For ordinary Republicans, tax cuts are an article of faith. Backing a president in a failed war is not. And Hagel's doubts about the war have more weight because of his heroic combat experience in Vietnam. In a GOP debate, McCain would not be able to use his military experience as a trump card on Hagel. But Hagel and the others would score heavily on McCain for opposing the tax cuts — even though McCain was brave and right to have done so.
The most stunning thing about the Republican campaign so far is the vacuum on the right. While McCain, Rudy Giuliani and Mitt Romney (a moderate Republican until five minutes ago) battle over the centrists in the party, the conservative base that actually determines the nomination remains forlorn....
[G]overnors, who normally make the strongest presidential candidates, seem a little irrelevant this time around. They aren't likely to sound as credible as senators on the nuances of Pakistani politics or the readiness of the Third Infantry Division. There's more conventional wisdom that's in danger of cracking, too. Pooh-bahs in both parties have convinced the candidates that they have to raise $100 million this year to be competitive. This is nonsense in the Internet age, peddled by consultants who need that booty for their own pockets...In presidential politics, money is an effect — it follows quickly the momentum that's generated in the rough and tumble of the "free media" campaign.
Chuck Hagel might not run. But if he does, Candidate A would be formidable. It's the issues, stupid.
No doubt about it, Hagel's experience on both the Intelligence and Foreign Relations Committees, not to mention his service in Vietnam, would be incredible assets on the campaign trail. And, addressing Hagel's lack of financial resources, money does have a way of following hype in presidential politics, with the latter quickly taking care of the former but the former not necessarily translating into the latter.
The one hiccup for Hagel by this equation is that he might have to actively combat the ill will of Republicans who only know him (and resent him) for his outspokeness against Bush's Iraq policy. That takes more money than a lowly governor starting from scratch with the general public...although free media like this and the continued deterioration of the situation in Iraq could go a long way in leveling the playing field or even putting Hagel at an advantage.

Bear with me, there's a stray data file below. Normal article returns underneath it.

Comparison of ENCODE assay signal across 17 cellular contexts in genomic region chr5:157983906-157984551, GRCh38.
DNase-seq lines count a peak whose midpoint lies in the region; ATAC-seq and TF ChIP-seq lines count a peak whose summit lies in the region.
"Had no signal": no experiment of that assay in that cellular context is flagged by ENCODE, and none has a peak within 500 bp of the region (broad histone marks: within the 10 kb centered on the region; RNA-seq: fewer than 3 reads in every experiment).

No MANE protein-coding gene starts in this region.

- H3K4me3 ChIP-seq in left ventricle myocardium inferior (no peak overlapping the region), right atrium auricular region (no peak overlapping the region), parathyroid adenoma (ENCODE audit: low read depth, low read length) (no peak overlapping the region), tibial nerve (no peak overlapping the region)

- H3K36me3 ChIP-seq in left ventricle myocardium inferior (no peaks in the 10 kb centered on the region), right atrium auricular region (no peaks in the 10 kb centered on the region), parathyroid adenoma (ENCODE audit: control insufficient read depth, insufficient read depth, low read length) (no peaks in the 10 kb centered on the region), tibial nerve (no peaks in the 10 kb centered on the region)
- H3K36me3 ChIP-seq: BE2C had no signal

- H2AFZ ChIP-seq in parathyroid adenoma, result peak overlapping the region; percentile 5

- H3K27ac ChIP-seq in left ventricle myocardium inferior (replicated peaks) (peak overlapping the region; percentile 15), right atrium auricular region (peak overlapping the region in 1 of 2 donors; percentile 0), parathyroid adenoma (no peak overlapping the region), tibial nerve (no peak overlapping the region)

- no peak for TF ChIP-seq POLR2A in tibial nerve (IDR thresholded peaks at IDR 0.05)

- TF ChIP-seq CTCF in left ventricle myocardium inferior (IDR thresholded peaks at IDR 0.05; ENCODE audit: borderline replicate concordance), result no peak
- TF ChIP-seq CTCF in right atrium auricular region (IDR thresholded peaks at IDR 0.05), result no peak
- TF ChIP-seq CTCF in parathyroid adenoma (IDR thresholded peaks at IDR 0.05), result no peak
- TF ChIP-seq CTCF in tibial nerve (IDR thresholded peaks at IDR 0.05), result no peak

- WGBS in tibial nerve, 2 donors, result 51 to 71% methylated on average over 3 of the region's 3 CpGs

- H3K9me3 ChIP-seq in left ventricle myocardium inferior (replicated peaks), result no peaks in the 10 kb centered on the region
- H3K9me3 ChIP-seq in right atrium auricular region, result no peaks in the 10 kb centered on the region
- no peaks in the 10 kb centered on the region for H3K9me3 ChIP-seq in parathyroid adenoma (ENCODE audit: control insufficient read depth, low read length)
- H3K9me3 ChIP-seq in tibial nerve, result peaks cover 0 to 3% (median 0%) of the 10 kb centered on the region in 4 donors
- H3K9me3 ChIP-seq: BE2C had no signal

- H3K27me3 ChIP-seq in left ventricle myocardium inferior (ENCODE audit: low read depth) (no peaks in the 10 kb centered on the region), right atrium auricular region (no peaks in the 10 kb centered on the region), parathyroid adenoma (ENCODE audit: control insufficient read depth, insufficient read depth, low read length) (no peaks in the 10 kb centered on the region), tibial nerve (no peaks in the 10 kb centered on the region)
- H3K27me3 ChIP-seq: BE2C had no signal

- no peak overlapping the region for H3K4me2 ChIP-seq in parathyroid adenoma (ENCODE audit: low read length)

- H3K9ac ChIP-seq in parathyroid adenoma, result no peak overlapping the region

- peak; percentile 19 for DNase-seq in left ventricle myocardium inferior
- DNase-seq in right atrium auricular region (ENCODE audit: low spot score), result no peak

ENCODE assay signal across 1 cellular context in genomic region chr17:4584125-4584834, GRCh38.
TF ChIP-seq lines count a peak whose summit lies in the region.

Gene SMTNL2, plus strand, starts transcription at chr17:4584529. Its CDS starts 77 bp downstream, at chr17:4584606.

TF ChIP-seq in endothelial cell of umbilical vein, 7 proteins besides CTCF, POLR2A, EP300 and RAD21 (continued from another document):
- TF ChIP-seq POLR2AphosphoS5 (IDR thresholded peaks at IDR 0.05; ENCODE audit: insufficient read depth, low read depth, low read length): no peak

Of course, Alter fails to take into account the fact that Hagel's being the most ardent supporter of the Bush Agenda (including Bush's tax cuts) in the U.S. Senate is not much of an asset when Bush has an approval rating of about 30%. Imagining this is all a symptom of the Iraq war is utter nonsense, even if such would be ideal for Hagel's purposes because it's one of the few issues on which he's staked an independent identity.
On Iraq, Hagel can make a consistent and powerful emotional appeal even if his voting record does somewhat strain its intellectual credibility. That still leaves eight years of Bush's unpopular and failed agenda for which Hagel can be held liable in the general election. But, in true referendum style, that's going to be the case for whomever the Republicans nominate - including McCain, who's most sheltered from Bush's full agenda as a 2000 challenger even as he's become the most exposed on Bush's Iraq policy.
It's hard to say whether Hagel is a legitimate contender in his own right or whether he's just convenient for illustrating McCain's weaknesses. The problem for Hagel is much the same as that faced by former Nebraska Senator Bob Kerrey in 1992. Although a very intriguing candidate on paper - a perfect "Candidate A" for political columnists to wax philosophically about and to dream up hypothetical campaigns - there's a political reality that isn't so neat and easy . . . or, at least, hasn't been in the past.
Hagel, like Kerrey before him, offers some great repackaging of a tired product that seems like it should be easy to market. But, there's "New Coke" quality to this sort of thought exercise - this "seems like" - whereby a great idea on paper that appeals to an elite class who are trying their best to figure out what appeals to the masses should immediately be distrusted.
One day, though, hype and political chatter might be enough to pave the way for victory. With the rise of blogs, the culture of celebrity, and so many forms of instantaneous communication, who knows, it might just be today. If so, Hagel certainly has a shot in 2008 and - to be honest - I think he'd be a fool not to take it.